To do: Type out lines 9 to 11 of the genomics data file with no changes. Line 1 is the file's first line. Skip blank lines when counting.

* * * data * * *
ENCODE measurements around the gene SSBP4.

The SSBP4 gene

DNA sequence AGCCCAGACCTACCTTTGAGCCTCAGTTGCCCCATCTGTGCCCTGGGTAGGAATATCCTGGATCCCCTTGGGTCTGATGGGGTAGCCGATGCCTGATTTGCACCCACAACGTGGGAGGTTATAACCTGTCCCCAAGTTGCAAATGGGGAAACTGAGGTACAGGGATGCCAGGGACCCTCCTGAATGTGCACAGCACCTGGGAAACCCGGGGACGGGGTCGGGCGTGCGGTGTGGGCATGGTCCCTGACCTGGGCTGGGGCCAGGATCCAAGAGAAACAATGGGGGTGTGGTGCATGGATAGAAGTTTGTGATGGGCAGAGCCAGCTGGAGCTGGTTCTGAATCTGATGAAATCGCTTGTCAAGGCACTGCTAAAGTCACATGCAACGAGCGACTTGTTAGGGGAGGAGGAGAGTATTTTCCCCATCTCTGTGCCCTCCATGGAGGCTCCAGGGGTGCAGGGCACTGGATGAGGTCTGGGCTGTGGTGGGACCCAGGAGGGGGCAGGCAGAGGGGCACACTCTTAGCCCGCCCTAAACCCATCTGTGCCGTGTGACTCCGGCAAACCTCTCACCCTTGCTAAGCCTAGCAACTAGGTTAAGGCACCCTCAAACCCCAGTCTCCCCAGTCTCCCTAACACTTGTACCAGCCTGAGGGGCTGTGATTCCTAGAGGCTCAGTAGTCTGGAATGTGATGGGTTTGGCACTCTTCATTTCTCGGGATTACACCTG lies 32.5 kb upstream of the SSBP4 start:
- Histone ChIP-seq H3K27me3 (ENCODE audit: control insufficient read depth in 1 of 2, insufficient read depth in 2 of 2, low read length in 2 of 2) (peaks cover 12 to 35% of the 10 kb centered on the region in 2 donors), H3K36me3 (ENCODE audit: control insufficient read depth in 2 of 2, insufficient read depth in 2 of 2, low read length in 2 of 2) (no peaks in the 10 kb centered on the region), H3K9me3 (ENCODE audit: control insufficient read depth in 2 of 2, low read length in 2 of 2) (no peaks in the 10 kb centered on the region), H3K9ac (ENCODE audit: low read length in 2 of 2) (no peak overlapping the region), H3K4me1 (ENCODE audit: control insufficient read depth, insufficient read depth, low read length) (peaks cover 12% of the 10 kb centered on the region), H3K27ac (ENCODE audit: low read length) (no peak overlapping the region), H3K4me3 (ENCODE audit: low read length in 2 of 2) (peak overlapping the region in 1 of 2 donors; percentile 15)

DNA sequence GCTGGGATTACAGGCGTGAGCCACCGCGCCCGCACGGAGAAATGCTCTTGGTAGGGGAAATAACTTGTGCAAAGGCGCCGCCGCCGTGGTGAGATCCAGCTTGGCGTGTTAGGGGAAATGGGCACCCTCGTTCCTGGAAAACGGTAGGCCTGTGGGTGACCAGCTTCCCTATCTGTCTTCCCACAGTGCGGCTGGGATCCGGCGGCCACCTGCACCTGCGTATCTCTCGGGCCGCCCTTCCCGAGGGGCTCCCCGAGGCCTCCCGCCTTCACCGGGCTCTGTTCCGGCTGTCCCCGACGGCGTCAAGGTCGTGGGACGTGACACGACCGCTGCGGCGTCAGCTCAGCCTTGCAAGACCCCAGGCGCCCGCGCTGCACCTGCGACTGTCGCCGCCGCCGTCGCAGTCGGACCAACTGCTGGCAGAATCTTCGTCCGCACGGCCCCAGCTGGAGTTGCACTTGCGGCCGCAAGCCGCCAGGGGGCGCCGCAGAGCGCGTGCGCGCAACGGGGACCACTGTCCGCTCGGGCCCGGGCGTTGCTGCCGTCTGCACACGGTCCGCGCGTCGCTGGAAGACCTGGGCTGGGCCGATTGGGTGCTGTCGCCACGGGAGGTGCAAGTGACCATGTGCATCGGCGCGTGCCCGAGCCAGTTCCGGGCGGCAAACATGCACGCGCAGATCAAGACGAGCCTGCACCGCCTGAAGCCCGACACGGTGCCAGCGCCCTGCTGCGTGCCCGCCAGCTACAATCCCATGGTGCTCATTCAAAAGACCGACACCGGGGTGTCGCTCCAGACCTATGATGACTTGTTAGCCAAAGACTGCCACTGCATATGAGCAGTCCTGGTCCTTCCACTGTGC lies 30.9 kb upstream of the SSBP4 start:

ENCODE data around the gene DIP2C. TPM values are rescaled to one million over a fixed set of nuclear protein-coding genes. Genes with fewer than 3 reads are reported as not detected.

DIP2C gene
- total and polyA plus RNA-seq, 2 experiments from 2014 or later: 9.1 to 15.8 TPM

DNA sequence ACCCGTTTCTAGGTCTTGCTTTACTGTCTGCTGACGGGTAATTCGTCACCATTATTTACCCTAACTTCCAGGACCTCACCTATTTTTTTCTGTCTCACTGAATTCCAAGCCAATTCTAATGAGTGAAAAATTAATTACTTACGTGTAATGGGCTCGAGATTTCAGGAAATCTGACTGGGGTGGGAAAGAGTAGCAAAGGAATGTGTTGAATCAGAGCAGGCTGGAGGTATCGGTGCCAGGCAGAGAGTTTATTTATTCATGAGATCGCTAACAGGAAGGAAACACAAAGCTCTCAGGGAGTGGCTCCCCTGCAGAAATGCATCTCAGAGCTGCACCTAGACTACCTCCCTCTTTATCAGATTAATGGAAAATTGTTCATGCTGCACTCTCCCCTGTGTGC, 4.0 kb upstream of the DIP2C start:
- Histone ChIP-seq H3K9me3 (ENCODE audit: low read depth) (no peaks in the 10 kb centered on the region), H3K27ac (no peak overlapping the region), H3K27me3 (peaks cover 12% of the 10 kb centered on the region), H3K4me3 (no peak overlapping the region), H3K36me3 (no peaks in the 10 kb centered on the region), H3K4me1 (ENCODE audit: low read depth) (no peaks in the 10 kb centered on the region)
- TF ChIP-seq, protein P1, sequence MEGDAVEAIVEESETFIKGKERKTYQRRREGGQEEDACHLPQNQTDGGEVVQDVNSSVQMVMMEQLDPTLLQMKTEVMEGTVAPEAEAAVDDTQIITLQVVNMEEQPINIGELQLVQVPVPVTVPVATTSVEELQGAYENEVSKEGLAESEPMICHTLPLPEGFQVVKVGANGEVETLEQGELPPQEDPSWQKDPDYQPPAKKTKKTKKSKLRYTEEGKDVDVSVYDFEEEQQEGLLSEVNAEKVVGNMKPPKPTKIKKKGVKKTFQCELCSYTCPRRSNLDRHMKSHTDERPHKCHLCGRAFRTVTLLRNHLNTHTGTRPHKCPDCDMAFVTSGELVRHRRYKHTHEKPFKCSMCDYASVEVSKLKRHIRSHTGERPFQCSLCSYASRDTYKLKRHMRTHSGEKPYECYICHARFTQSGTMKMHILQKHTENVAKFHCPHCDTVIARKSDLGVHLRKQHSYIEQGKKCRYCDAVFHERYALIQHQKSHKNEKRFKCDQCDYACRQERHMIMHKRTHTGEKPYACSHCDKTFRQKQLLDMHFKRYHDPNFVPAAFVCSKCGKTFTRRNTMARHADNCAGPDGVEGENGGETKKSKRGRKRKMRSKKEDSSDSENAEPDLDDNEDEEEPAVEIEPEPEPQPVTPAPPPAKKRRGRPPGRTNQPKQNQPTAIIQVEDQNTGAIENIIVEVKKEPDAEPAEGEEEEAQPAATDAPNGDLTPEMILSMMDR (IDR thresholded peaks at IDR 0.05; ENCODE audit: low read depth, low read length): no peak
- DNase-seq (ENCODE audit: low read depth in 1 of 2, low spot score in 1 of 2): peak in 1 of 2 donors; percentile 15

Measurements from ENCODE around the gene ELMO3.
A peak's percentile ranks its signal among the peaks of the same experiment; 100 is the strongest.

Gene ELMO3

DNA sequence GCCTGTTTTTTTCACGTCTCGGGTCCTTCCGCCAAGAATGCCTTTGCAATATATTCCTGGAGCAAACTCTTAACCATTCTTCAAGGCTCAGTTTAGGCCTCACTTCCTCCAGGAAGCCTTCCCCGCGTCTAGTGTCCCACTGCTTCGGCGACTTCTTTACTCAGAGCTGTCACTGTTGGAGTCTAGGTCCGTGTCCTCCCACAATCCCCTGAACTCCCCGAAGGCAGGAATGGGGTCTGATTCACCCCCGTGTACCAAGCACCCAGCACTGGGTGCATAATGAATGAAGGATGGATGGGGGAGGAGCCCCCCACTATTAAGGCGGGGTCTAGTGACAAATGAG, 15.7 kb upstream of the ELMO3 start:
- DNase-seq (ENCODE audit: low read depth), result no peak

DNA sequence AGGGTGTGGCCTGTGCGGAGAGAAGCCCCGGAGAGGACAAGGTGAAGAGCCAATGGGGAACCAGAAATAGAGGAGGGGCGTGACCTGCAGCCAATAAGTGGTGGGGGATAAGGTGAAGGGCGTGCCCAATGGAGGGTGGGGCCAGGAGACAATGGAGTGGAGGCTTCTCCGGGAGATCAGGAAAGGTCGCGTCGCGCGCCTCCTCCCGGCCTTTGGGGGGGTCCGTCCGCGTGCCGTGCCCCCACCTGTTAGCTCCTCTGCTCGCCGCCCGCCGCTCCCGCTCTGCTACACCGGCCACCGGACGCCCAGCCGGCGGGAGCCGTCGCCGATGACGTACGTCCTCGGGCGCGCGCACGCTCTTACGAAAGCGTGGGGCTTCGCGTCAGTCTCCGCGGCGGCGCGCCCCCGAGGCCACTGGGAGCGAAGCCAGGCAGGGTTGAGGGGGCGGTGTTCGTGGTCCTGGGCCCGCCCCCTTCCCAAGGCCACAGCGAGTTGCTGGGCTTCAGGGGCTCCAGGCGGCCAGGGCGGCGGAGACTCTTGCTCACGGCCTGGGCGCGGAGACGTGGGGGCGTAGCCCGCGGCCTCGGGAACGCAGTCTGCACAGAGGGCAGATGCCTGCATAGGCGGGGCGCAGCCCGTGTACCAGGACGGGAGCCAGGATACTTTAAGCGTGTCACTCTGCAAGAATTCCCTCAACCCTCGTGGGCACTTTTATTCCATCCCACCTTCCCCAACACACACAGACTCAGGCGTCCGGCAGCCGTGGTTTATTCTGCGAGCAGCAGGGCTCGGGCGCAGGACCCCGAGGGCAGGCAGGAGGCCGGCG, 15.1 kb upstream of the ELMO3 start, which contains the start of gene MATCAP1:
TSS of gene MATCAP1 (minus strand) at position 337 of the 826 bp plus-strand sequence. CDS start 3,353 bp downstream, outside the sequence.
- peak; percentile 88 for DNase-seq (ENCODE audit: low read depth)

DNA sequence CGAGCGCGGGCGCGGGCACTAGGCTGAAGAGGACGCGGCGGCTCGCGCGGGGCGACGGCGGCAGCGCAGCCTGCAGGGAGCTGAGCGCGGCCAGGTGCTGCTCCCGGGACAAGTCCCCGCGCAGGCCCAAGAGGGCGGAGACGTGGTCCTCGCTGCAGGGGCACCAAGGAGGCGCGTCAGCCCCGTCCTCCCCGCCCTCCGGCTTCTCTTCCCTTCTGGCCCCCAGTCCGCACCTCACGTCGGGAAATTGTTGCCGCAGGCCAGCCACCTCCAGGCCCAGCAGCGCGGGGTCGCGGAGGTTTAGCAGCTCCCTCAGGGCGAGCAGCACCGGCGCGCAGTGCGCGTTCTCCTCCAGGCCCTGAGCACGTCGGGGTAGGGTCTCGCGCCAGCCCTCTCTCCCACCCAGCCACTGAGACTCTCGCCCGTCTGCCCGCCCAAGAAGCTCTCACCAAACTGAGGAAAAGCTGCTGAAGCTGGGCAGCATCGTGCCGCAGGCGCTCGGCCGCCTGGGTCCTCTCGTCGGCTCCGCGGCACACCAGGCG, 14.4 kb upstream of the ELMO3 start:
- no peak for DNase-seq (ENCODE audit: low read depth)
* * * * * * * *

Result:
DNA sequence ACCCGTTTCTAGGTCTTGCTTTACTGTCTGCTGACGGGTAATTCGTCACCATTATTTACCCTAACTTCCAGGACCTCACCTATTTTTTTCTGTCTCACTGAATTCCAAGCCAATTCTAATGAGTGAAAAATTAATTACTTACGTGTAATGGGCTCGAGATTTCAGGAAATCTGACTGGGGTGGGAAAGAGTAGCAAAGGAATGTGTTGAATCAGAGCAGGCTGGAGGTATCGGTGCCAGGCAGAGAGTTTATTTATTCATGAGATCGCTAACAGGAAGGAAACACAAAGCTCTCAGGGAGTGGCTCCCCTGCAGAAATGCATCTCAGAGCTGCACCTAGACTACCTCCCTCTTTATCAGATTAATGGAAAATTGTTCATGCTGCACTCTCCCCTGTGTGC, 4.0 kb upstream of the DIP2C start:
- Histone ChIP-seq H3K9me3 (ENCODE audit: low read depth) (no peaks in the 10 kb centered on the region), H3K27ac (no peak overlapping the region), H3K27me3 (peaks cover 12% of the 10 kb centered on the region), H3K4me3 (no peak overlapping the region), H3K36me3 (no peaks in the 10 kb centered on the region), H3K4me1 (ENCODE audit: low read depth) (no peaks in the 10 kb centered on the region)
- TF ChIP-seq, protein P1, sequence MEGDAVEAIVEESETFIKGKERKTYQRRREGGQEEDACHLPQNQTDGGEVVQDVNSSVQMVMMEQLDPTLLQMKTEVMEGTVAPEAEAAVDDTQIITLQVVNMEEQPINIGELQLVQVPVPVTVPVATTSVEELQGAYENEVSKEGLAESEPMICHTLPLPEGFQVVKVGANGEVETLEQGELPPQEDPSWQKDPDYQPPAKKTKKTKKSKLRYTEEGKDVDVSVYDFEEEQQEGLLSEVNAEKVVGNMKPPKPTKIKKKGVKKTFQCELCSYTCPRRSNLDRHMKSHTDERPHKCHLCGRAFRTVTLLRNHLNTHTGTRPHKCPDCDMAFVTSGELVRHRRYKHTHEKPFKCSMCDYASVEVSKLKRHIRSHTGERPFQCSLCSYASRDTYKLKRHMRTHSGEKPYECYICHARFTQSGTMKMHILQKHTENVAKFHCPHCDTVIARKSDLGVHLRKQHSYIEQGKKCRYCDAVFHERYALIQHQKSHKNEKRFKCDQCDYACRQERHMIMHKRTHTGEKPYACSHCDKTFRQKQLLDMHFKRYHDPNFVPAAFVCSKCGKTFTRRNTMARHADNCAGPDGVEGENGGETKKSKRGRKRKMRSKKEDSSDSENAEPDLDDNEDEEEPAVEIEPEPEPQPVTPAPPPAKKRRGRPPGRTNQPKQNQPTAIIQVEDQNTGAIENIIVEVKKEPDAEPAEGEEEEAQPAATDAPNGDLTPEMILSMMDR (IDR thresholded peaks at IDR 0.05; ENCODE audit: low read depth, low read length): no peak